Now, I have someone who helps me once a week in my house or twice a week depending on my work load. BUT I pay her really really well so that I don't worry about stealing, lying, bad work and I actually can talk with her without being ashamed about myself. Hell, I could be saving some more money and we all know how expensive Brazil is, but face it we're lucky!!! Half the world can't even think about Nannies or house cleaners. They are just worried about food and housing. I would rather sleep well at this point guilt free than save a couple hundreds heais.

  4. Rachel,

    I read this same article and thought it funny that the middle class mother's were bringing in nannies from the interior because they are more "humble". Of course, those of us in Brazil know that "humble" is code for "more easily exploitable"!

  5. Rio is a lot cheaper than S.P. if those prices are correct ( R$1200 for nannies and maids R$800).
    My friend from SP pays R$3000 for 2 helpers at home.

  6. Rachel,

    "Entitlement" is the key word in this discussion.
    This people carry a mentality inherited from the time of slavery in Brazil.
    Remember, Brazil never had a several war to "end" slavery the way the US did, so it kind of faded away slowly as an instituion, but the sense of "entitlement" persists.
    Good for these young "babas" and "maids" conquering a better position in society for themselves. It's only gonna get worse for the middle class folks who want to hire help.
    Cost of living in Brazil is insane, no wonder these people are demanding higher salaries.
    Most people I know in Sao Paulo have given up the monthly maids and can only afford a couple of days a week and in many cases just once a week maid.


  7. Its funny, I am reading the book "The Help" which I encourage you to read if you havent.. and I can't help but compare a lot of this nanny stuff here with the 1960's in the South. I hear stories in SP of the way nannies and help are treated (this is not a generalization) and the expectations are pretty awful! Even the children treat them bad and they have to learn to accept it, the class differences here sometimes sound like modern day slavery. I think Ray put it best, entitlement is the key word! Its disgusting. People I know are now going up to northern Brazil to find people and fly them down so they can get them at cheaper wages... and not have to put up with things like "vacation," "breaks," and oh my gosh better wages! Can you imagine? Having to raise your own kids AND clean the house! Its archaic!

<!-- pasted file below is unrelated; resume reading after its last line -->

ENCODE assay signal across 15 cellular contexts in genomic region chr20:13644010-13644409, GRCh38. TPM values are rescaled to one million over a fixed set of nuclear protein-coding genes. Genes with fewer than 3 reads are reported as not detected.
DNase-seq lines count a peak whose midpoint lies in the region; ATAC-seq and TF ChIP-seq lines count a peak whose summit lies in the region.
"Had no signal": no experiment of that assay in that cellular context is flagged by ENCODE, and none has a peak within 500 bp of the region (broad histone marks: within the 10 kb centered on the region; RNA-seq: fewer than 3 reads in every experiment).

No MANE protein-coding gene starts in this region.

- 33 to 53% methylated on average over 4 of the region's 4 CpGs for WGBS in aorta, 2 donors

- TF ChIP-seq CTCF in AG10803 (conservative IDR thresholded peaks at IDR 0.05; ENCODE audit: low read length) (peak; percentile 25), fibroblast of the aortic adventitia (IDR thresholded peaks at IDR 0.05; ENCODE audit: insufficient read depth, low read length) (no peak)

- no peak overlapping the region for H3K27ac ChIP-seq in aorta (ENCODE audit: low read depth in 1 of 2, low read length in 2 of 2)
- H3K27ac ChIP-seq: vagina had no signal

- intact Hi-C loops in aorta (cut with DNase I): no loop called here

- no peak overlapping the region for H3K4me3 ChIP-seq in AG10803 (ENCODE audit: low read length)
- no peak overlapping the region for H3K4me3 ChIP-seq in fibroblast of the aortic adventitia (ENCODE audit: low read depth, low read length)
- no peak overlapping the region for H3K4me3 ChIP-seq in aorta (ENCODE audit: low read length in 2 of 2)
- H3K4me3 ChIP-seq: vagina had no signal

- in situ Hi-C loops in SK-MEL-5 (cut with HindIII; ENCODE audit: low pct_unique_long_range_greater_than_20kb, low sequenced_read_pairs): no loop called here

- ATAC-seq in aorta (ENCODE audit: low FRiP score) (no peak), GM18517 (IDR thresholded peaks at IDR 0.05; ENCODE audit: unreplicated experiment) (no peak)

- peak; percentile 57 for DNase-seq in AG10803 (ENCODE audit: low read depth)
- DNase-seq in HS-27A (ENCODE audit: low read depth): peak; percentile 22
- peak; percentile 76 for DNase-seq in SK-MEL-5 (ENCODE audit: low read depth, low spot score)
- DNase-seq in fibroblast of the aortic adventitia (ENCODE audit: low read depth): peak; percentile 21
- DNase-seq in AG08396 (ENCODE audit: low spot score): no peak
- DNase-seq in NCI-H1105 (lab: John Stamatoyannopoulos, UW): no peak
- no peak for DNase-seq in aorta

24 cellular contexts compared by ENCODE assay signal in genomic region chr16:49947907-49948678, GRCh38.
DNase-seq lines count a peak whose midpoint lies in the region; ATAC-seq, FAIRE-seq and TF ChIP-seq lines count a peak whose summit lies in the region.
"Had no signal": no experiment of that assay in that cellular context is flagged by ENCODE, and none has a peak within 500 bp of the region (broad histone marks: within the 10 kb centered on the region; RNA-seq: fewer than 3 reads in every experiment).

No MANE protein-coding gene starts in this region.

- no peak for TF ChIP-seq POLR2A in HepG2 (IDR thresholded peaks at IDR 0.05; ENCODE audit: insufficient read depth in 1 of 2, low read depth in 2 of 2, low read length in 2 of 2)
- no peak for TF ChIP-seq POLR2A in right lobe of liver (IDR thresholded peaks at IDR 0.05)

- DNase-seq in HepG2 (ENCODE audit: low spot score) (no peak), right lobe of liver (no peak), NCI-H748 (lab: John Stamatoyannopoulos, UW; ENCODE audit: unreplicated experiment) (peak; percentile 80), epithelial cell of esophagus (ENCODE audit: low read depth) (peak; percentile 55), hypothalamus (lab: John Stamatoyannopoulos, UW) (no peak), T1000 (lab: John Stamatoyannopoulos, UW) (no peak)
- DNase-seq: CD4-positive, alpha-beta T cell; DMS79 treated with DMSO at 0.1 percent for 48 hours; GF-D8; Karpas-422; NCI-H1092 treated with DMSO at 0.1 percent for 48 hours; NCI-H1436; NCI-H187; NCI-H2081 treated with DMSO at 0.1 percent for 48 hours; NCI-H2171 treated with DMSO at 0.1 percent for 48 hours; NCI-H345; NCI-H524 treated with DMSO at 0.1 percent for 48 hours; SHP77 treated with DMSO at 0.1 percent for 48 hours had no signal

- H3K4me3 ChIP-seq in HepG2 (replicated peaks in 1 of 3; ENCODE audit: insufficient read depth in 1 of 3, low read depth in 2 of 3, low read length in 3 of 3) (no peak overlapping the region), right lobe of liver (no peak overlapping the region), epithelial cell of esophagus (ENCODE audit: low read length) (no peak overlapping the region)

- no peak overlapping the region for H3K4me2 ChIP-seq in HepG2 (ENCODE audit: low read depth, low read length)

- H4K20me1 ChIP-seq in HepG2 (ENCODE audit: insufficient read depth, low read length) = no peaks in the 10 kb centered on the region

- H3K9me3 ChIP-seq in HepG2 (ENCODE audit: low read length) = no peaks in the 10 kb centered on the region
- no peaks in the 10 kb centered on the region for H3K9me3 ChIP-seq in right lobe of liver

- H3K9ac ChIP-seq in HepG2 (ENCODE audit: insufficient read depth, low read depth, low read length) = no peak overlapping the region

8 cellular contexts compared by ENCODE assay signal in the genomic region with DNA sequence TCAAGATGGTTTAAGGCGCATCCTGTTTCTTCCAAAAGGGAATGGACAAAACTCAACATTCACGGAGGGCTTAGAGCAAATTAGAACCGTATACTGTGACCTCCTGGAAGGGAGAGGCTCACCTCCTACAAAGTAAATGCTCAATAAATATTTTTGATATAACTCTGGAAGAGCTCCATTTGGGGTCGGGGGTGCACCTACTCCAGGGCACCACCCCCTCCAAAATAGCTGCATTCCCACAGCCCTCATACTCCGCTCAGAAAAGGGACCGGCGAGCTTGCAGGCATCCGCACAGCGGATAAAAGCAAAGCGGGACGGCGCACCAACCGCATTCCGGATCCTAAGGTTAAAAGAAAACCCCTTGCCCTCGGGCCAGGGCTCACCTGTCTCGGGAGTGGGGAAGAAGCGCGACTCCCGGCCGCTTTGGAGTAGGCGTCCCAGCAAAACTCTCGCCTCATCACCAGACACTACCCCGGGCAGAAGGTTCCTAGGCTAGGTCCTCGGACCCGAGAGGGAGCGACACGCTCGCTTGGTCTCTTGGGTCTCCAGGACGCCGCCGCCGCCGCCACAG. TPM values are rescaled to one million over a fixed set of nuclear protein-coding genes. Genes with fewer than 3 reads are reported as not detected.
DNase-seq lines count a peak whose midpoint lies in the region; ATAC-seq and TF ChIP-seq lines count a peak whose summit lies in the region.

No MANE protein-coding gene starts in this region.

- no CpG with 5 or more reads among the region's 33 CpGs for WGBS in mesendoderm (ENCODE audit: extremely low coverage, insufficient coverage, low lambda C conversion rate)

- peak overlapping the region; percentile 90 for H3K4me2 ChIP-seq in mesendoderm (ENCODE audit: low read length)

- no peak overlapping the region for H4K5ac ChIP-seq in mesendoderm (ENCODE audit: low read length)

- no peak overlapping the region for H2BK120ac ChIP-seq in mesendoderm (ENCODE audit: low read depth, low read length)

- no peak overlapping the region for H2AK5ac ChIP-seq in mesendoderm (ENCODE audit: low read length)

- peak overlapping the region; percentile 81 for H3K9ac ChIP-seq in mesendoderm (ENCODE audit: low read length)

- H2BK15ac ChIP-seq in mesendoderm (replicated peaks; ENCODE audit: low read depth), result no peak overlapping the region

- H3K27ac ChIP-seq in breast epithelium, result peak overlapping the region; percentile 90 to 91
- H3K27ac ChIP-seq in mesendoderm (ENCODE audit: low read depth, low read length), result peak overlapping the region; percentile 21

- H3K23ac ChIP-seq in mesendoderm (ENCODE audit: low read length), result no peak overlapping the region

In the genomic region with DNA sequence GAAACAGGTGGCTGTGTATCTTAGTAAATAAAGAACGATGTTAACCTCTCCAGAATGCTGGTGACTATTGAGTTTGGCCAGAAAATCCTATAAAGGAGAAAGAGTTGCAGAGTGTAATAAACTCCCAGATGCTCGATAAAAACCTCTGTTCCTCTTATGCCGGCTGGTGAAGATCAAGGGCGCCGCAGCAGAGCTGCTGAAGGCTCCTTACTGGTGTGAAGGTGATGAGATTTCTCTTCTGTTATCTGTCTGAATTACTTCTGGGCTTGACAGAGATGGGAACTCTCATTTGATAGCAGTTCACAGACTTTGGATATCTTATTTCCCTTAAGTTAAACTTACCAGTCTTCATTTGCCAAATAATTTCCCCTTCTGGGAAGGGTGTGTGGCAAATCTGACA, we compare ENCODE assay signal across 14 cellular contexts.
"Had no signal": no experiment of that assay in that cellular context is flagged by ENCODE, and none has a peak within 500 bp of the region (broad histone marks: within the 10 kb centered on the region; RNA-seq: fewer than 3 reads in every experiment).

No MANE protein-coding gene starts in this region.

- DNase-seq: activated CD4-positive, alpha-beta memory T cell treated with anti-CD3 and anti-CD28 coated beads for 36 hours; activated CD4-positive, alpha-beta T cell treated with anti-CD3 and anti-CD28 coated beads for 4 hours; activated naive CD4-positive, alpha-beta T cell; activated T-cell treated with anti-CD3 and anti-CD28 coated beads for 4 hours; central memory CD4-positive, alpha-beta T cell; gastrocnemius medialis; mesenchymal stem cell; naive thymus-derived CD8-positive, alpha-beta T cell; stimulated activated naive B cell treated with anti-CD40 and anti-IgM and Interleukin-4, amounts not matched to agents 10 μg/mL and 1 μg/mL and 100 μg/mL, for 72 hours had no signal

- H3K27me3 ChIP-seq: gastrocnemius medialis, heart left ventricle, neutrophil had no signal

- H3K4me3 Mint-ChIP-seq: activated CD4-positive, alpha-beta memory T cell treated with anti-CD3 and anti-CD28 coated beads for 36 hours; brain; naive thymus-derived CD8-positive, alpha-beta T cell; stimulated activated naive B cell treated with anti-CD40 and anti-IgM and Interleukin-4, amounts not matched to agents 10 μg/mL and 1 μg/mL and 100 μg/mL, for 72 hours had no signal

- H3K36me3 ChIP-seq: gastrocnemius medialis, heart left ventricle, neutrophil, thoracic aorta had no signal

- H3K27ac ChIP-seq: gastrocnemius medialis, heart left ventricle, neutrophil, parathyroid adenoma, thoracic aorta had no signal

8. I prefer to call them "Indentured Slaves".

    Just kidding

  9. I certainly noticed that Brazilians like to keep the poor, poor. It's an attitude you will see everywhere. Go to any salon and watch the upper class get nails painted, waxed, and massaged by the same service person, then hand them a 2R on the way out ($1)- disgusted me every time.

  10. Anonymous,

    It's not a matter of "liking" it, nobody enjoys keeping anyone poor. It's actually much worse. They just think this is the way things are supposed to be. If you are born "white", "middle class", you have a maid, a nanny. If you are a little better off, you might even have a cook, a driver and it goes on and on.
    It is a class thing and an sentiment of entitlement. It's like you are white, you have "blue" blood, you deserve to be served on by "the others", the less fortunate.
    My mother's best friend lived in Salvador in the early 70's and she told us they used to be able to hire maids for a plate of food. People were so poor that you could find people willing to clean your house in exchange for a plate of food. She actually got in trouble with her neighbors because she couldn't stand the abusive relationship, so she paid her maid what she used to pay her maids in Sao Paulo.
    Needless to say, all the maids in the building started asking for salaries and her neighbors were very upset.
    I don't think you could get a maid anywhere in Brazil today in exchange for a hot meal.
    It's about time these maids and nannies demand for more, I guarantee it, there will be others who can afford their services. Many middle class folks will have to grab the bucket with bleach and start scrubbing. :)


  11. I think they should get a better salary but NOT R$4000 IF THEY HAVE NO EDUCATION. Someo of them didn't even finish middle or high school.